Publication Date

5-23-2013

Advisor(s)

Marc Eisner

Major

Government

Language

English (United States)

Abstract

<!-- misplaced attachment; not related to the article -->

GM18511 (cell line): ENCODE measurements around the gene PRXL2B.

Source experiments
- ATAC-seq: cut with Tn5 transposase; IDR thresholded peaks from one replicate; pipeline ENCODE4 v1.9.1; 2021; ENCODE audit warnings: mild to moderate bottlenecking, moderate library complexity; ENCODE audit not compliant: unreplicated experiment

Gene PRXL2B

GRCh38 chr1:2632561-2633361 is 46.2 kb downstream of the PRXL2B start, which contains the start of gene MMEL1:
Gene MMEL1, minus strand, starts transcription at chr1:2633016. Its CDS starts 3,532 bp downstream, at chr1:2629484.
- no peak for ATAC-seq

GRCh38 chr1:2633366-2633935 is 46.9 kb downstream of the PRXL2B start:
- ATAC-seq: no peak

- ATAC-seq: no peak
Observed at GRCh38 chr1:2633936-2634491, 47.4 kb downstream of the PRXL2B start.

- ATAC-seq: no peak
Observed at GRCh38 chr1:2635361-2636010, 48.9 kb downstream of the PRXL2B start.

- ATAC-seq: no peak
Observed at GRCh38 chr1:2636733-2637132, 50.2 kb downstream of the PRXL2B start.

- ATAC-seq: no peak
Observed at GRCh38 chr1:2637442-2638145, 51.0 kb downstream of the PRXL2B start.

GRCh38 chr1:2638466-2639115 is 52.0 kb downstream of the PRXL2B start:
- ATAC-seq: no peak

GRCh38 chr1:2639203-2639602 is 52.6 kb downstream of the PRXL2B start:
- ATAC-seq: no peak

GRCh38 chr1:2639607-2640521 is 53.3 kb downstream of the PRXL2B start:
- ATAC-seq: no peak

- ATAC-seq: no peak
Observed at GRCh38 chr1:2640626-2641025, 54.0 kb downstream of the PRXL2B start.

Every year, shorebirds like the red knot make a remarkable roundtrip migration from the southernmost tip of South America to the Canadian Arctic. Their survival is dependent on the mid-migration nourishment of horseshoe crab eggs. With the world's largest concentration of horseshoe crabs, Delaware Bay serves as the principal migratory stopover for shorebirds. Due to horseshoe crab overharvesting by fishing and pharmaceutical industries, shorebird populations are rapidly declining. This thesis examines the political aspect of shorebird conservation. Limitations in the institutional architecture of federal statutes and public regulators, compounded by the difficulty of funding nongame species management, have made shorebird conservation a challenge. In response, public and private environmental organizations in Delaware Bay have formed ad hoc collaborative partnerships to improve horseshoe crab management and prevent shorebird extinction.

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